President Trump Will Reportedly Appoint Bill Belichick to His Sports Council

The Patriots coach will be tapped to join the Council on Sports, Fitness, and Nutrition, which will encourage kids to be more active, according to Axios. 

New England Patriots head coach Bill Belichick speaks with reporters before an NFL football team practice, Thursday, June 8, 2017, in Foxborough, Mass.

Photo via AP/Steven Senne

Attention D.C. style icons: The cutoff sweatshirt is about to take your city by storm.

The hoodied wonder, none other than Patriots coach Bill Belichick, has been tapped to join President Trump’s Council on Sports, Fitness, and Nutrition, according to Axios. The group—not to be confused with President Obama’s Council on Fitness, Sports, and Nutrition—will try to motivate America’s children to get off the couch and onto the ball field.

Along with Belichick, Axios reports the president will appoint several other celebrities to the council, including the beach volleyball legend Misty May-Treanor, the Yankees closer Mariano Rivera, and the Heisman Trophy winner Herschel Walker.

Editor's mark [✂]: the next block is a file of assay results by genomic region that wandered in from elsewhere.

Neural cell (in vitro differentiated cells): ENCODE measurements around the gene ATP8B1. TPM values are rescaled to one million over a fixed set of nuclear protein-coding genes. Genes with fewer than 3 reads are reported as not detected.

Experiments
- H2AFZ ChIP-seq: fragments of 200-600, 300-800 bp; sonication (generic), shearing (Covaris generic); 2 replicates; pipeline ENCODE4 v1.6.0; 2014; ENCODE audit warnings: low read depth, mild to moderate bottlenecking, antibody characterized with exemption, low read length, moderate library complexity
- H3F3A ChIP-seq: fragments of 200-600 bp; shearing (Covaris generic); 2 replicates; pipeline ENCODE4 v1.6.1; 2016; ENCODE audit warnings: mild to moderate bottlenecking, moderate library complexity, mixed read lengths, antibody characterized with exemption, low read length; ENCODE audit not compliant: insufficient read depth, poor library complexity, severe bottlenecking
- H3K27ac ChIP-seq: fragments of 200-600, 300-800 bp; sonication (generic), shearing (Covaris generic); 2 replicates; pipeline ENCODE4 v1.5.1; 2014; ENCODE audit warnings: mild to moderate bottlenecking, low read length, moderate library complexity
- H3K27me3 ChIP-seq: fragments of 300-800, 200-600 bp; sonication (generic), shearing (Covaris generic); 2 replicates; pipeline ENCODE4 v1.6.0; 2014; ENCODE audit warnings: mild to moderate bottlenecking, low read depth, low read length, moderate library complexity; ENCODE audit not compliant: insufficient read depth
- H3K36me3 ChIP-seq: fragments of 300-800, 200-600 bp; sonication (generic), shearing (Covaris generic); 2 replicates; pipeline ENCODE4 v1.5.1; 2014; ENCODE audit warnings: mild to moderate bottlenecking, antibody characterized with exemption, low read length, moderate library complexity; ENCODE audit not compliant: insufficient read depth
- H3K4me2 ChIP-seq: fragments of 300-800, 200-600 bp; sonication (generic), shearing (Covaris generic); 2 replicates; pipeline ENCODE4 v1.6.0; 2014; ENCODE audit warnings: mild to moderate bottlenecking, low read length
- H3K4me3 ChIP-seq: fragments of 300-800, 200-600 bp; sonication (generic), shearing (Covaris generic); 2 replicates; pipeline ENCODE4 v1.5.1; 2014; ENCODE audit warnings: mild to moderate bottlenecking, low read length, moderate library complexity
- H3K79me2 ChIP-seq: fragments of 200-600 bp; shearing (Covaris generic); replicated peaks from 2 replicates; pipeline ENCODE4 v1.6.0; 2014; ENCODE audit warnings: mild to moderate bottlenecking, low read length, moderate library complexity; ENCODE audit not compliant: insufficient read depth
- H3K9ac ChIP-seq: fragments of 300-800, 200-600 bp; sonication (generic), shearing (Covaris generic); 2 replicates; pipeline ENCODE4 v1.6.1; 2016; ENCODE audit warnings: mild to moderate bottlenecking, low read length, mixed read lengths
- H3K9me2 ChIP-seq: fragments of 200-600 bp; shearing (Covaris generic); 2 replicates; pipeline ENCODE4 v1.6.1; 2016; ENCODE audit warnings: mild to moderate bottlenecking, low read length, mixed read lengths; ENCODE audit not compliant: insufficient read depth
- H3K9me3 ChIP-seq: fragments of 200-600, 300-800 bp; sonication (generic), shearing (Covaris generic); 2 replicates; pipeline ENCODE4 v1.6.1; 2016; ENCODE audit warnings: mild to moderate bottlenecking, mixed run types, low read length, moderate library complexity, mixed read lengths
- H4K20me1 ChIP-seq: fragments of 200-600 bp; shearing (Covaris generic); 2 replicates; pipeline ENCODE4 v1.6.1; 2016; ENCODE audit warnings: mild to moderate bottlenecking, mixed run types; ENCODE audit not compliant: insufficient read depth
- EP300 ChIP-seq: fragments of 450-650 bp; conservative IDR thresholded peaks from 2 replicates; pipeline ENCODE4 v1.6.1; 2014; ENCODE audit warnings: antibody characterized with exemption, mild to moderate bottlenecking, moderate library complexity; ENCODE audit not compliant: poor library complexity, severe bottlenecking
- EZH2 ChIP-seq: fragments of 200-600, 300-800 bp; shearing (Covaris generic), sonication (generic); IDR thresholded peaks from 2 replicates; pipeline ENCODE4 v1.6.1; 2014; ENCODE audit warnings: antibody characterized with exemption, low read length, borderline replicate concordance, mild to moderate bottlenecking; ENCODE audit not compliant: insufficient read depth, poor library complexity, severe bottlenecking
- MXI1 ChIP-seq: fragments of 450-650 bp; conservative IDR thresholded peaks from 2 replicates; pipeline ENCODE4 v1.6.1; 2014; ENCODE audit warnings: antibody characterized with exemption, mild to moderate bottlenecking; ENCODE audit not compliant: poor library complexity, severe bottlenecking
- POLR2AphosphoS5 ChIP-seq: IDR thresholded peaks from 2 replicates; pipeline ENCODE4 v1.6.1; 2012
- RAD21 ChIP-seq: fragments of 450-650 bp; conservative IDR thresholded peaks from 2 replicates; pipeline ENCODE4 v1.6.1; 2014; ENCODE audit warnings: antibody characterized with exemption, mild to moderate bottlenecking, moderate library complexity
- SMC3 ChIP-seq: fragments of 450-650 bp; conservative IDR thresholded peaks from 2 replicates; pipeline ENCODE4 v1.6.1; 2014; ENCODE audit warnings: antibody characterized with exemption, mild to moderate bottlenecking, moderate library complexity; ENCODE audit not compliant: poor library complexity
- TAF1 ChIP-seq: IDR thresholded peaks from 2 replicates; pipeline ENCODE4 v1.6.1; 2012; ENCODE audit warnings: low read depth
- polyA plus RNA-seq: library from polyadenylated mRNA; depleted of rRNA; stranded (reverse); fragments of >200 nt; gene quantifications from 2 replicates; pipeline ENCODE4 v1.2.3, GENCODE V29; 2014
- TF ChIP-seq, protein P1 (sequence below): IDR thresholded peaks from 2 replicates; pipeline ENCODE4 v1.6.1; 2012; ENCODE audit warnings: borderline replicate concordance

Under Obama’s watch, the similarly-named group focused on nutrition, specifically former First Lady Michelle Obama’s initiative to improve the quality of school lunches across the country. The Trump administration will reportedly take the council in a different direction, and instead emphasize initiatives that encourage children to play sports.

Belichick is a longtime Trump supporter who reportedly enjoys a cozy relationship with the president and the cozy confines of Mar-a-Lago. Last week, in the midst of your run-of-the-mill executive branch turmoil (i.e. the Ronny Jackson debacle, chief of staff John Kelly reportedly calling the president “an idiot,” etc.) the president apparently called Belichick to shoot the breeze. Like the rest of us, he was, according to the New York Times, curious about what’s going on with Patriots quarterback Tom Brady, so he chatted with the coach for a while. After all, a historic meeting between the leaders of North and South Korea can surely wait when TB12’s future may be in flux.